Safety: Web Searches & Filtering
Coppell ISD recognizes that with increased access to mobile devices, the conversation about online safety needs to be a priority in the minds of parents, learners, and educators.
There are 3.64 billion indexed pages on the world wide web. More than 2 billion people use the internet, and 70% of those people use it everyday (more interesting stats). In the 21st Century, it is essential that students are equipped with the skills to navigate this vast access to information. Coppell ISD is committed to emphasizing and teaching responsible online use. Every year, a significant amount of time is dedicated to training educators and learners about safe and appropriate use of the internet. Our educators teach digital citizenship and help learners safely and effectively navigate the world wide web.
Navigating the World Wide Web
Each year, every year, educators talk to learners about the CISD Acceptable Use Policy (AUP) and digital citizenship. All learners sign an AUP acknowledgement form. AUP and Digital citizenship focuses on the importance of good character on and offline, responsibility, security and protecting your identity, copyright laws, and safely conducting effective web searches. These are the essential rules that protect learners.
Beyond AUP, our campus librarians and iTeam (Technology Instructional Coaches) members work alongside our classroom educators to help learners navigate the plethora of information the world wide web has to offer. CISD learners’ interaction with technology goes far beyond Google searches. Our young learners are guided on specific searches rather than rely on generic searches on Google. The district has invested in academic databases like Gale, Destiny and Safari Montage to provide learners access to rich, high-quality information. Learners from grades 2-12 are taught how to recognize reliable sources and utilize academic databases.
Lesson Examples: Learning How to Determine Reliable Sources
Secondary level: Learners are directed to http://www.martinlutherking.org/. At first glance the site might look reputable and the url seems appropriate, but as the Librarian guides learners to ask questions (such the timeliness of the info; is the content at an appropriate level; who is the author/sponsor; does the language/tone seem unbiased; what is the purpose of the website) learners discover the site might not be all that it seems. Elementary level: Learners are directed to visit http://zapatopi.net/treeoctopus/ and read about the Pacific Northwest Tree Octopus. The site has photos, videos, lots of information and even a store, but is the Tree Octopus real? Librarians help learners ask key questions to figure it out.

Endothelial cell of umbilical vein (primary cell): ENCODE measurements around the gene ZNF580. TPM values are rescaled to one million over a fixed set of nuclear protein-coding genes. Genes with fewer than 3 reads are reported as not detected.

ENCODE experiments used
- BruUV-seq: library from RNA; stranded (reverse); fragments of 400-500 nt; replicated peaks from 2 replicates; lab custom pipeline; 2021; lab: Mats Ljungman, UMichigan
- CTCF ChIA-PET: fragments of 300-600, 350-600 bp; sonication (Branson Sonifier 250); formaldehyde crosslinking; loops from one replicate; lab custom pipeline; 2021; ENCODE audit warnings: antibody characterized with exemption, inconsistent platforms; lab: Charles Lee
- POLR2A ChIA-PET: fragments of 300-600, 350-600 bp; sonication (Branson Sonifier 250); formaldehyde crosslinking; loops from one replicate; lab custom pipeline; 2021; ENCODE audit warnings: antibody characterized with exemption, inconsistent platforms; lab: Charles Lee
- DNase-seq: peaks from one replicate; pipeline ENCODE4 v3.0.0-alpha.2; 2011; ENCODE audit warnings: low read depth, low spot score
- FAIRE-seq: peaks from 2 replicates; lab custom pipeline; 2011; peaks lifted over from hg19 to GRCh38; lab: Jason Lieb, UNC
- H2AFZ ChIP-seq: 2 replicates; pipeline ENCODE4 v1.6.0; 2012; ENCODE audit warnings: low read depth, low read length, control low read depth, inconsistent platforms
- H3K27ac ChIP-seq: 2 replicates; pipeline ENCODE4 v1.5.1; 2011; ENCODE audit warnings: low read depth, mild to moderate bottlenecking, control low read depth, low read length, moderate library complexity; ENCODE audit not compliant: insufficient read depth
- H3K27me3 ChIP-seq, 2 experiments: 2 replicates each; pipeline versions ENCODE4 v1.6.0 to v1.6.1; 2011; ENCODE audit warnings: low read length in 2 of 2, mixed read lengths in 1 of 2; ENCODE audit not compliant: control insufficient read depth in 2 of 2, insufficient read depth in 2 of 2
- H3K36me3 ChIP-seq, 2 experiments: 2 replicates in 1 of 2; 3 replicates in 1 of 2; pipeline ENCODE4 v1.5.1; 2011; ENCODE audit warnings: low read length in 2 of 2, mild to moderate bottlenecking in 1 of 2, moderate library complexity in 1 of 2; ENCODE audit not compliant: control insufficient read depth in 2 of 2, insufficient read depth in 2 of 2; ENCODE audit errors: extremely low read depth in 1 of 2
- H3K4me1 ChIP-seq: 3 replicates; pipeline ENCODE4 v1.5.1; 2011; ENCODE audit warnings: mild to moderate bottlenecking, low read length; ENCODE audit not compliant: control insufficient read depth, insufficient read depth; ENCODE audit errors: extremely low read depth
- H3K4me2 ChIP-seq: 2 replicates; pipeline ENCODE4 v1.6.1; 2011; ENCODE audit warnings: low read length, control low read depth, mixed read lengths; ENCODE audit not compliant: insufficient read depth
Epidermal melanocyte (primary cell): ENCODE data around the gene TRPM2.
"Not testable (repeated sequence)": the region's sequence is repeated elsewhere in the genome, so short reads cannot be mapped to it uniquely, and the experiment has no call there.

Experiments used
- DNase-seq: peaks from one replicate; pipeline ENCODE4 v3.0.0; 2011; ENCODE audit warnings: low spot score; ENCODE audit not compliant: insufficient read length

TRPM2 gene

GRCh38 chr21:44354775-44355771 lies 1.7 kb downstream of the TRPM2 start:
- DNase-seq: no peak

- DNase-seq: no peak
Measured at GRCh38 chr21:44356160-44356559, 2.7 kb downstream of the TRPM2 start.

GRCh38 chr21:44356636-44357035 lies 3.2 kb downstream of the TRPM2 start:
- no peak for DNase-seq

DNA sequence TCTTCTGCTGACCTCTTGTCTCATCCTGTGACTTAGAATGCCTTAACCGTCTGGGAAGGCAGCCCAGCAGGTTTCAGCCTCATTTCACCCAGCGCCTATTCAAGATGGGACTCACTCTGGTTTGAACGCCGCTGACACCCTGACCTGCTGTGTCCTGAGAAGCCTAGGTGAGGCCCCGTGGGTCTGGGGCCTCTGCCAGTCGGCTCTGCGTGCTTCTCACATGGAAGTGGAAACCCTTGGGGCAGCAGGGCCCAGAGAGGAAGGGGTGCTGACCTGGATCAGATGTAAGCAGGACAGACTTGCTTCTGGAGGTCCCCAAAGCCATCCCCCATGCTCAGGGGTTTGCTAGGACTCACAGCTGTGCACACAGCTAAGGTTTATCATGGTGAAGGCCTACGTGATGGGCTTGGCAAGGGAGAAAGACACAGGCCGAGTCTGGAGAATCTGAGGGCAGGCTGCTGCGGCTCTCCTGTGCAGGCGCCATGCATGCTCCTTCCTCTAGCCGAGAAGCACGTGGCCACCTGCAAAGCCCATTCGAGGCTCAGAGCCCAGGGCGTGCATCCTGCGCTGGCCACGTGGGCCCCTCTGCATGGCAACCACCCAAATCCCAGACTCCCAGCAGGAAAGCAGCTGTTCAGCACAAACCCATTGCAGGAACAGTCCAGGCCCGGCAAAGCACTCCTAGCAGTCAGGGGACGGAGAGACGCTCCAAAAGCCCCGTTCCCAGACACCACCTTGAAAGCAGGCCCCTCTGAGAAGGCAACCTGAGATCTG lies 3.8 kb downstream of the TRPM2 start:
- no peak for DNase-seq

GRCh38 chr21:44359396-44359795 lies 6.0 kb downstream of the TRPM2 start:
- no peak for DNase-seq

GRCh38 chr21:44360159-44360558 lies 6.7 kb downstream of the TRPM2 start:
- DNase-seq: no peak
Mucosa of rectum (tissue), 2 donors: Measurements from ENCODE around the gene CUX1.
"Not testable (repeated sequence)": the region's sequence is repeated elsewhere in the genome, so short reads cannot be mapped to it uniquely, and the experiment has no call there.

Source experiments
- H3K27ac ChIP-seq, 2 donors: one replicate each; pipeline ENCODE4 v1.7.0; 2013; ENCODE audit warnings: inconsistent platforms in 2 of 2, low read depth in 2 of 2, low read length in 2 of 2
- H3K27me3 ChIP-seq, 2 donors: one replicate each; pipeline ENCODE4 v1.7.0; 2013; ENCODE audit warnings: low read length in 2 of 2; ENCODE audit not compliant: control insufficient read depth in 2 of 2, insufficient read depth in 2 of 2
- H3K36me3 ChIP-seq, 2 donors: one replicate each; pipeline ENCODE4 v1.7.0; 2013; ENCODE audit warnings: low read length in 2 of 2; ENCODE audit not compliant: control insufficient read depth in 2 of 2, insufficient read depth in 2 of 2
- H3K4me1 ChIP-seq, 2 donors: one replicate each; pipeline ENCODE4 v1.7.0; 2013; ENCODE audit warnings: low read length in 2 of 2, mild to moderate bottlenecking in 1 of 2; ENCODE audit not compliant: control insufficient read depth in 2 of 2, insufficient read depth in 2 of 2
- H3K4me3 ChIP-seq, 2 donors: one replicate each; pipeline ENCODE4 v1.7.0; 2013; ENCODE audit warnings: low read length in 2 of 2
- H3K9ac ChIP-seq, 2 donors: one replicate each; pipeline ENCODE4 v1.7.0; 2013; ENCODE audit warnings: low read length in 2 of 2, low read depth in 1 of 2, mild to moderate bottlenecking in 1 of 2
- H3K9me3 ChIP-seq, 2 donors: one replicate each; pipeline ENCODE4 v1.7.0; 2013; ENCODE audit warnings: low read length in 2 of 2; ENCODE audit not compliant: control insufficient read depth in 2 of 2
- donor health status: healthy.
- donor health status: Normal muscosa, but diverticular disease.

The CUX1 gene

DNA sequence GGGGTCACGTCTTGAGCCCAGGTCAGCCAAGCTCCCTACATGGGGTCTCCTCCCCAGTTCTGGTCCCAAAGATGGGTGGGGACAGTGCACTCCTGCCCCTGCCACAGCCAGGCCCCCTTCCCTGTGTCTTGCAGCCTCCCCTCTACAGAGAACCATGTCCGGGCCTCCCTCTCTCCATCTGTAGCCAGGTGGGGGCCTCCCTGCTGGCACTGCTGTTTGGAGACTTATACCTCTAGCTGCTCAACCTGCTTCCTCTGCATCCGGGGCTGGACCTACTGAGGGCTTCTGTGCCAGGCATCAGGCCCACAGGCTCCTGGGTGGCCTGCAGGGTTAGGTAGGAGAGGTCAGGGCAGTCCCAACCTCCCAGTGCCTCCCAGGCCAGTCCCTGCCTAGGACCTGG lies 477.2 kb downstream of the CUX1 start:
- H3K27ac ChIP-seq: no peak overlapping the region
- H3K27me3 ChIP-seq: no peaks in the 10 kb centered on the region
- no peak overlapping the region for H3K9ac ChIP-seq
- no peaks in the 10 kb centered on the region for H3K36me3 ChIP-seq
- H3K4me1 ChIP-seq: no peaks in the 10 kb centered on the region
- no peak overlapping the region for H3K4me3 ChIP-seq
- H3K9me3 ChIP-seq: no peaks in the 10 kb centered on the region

In accordance with the federal Children’s Internet Protection Act (CIPA), all computers and devices that utilize the CISD network are filtered by a centralized filtering appliance. The filter screens out categories, determined by CISD staff and federal law, to be inappropriate. (What is considered inappropriate for minors at the legal level is handled by authorities such as the CIPA, FCC and the Texas Education Agency. Note that specifically, the FCC found that social network websites (e.g. Facebook and Twitter) do not fall into one of the categories that must be blocked.) Categories CISD blocks include: Child Abuse Content, Proxy/Filter Avoidance, Illegal Activities and Downloads, Gambling, Hacking, and Pornography.
Internet filters are a deterrent to accessing inappropriate material. No filtering system is hack-proof nor can it catch 100% of inappropriate material. As learners grow into adults, they will be faced with non-filtered access to all types of content. Learners need to practice the skills of 1) conducting smart searches and 2) handling accidental access of inappropriate material. In Coppell ISD, if a learner encounters inappropriate material at school, they are taught to immediately notify their teacher who will direct the student to leave the site. The instructor will then report the information (in writing) to technology and campus administration. Technology will review the report and forward that information to the filtering provider to consider that site be re-categorized into a blocked category.
It is important to recognize that when learners are accessing the internet at school, there are adults and other learners in close proximity monitoring their activities. When it comes to accessing questionable material, kids tend to do that in private. This means good, safe online behavior begins in the home and then reinforced at school.
Tips for Parents…
- Pay attention to when you children are accessing the internet, where they are going, and what they are doing there.
- Many children (or their friends) have phones, iPods and other mobile devices that give them access to the internet unfiltered. Have conversations with your children about what to do when they come across questionable material. It is never too soon to start having these conversations.
- Set parameters for internet use. Suggestions include:
- restricting internet after 10pm
- only allowing internet usage in community areas in the home
- talk to the parents of your children’s friends to know the internet rules/allowances for their family
- Put a filter on your home wifi such as Net Nanny, K9, Save Squid, Dans Guardian, and Open DNS. Remember, a filter is just a deterrent, children also need to be taught how to be smart online.
- Ask your children about what sites they are visiting for school and how they know they are reliable.
- For more parenting tips visit watch “Parents Need Rules, Too”
Throughout the year, Coppell ISD will continue the ongoing conversation about digital responsibility and safety. Topics will include: cyberbullying, time management, social networking, and protecting your online identity. Join our conversation and have these conversations with your family and friends.